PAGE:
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Date: Tue, 21 Apr 2020 21:51:56 +0430
From: Amin Vakil <>
Subject: Re: Pacman package manager - taking untrusted input

Although this is something that can be fixed, it's not a critical
security issue at all, in all scenarios that has been written if
database is compromised, the best (worst) thing that malicious actor can
do is stopping user from installing packages, because he can't create a
verified gpg signed package which is mandatory for pacman to allow
installation of the package.

On 4/21/20 8:57 PM, wrote:
> The Pacman package manager, used by Arch Linux and its 10+ derivatives,
> introduces a critical security flaw in its current state.
> When downloading a package, Pacman checks two files: the database file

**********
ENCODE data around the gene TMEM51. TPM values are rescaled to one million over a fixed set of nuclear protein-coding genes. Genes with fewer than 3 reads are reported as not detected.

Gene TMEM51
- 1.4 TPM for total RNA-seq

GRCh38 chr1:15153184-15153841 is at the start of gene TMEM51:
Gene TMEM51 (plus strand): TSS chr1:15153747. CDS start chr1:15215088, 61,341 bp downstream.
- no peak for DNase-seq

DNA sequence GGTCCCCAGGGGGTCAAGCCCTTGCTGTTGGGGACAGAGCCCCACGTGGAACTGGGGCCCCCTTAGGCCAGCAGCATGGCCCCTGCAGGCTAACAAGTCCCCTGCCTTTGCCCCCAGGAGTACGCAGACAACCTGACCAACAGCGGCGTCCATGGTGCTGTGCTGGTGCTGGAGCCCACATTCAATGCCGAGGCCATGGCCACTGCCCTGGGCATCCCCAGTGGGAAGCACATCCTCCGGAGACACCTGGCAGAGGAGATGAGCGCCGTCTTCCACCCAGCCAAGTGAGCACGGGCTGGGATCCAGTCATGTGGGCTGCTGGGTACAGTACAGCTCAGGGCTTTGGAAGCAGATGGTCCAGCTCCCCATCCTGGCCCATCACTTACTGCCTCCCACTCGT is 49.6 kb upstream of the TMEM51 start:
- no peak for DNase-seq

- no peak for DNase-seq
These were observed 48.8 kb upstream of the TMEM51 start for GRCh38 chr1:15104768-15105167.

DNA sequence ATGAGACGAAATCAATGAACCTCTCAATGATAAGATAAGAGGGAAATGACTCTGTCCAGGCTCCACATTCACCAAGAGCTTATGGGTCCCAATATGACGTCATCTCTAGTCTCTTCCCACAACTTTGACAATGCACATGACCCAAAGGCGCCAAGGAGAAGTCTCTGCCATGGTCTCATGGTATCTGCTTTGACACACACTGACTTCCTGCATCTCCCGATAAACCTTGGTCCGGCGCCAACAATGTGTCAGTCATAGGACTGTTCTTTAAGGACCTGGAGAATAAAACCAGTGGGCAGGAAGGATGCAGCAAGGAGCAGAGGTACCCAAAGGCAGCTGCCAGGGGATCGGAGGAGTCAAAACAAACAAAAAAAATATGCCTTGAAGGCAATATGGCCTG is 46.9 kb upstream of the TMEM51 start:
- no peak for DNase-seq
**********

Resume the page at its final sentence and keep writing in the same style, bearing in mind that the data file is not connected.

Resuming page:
> and the package itself. According to their wiki[1], the package files
> are PGP-signed by the developers. The database, however, is not signed.
> This means that Pacman, running as root, is both downloading and parsing
> untrusted input from the Internet. Should there be any relevant bug in
> Pacman, this would lead to root code execution on every Arch/Arch-based
> machine using the package repositories.
> Some scenarios in which this could happen:
> * One or more of the mirrors (not run by Arch devs) is compromised and
>    the malicious database file is picked up by a small set of users or
>    project committers
> * The main fan-out server ( is compromised and the
>    malicious database file is propagated to all mirrors worldwide
> * A new mirror, run by a malicious actor, is submitted for approval to
>    be included in the official mirror list
> * A man-in-the-middle attack is launched on any number of plain HTTP
>    mirrors, replacing the database file with a malicious one in transit
> The code supports database signatures, so the real issue is the distro
> infrastructure.
> [1]

Download attachment "signature.asc" of type "application/pgp-signature" (834 bytes)

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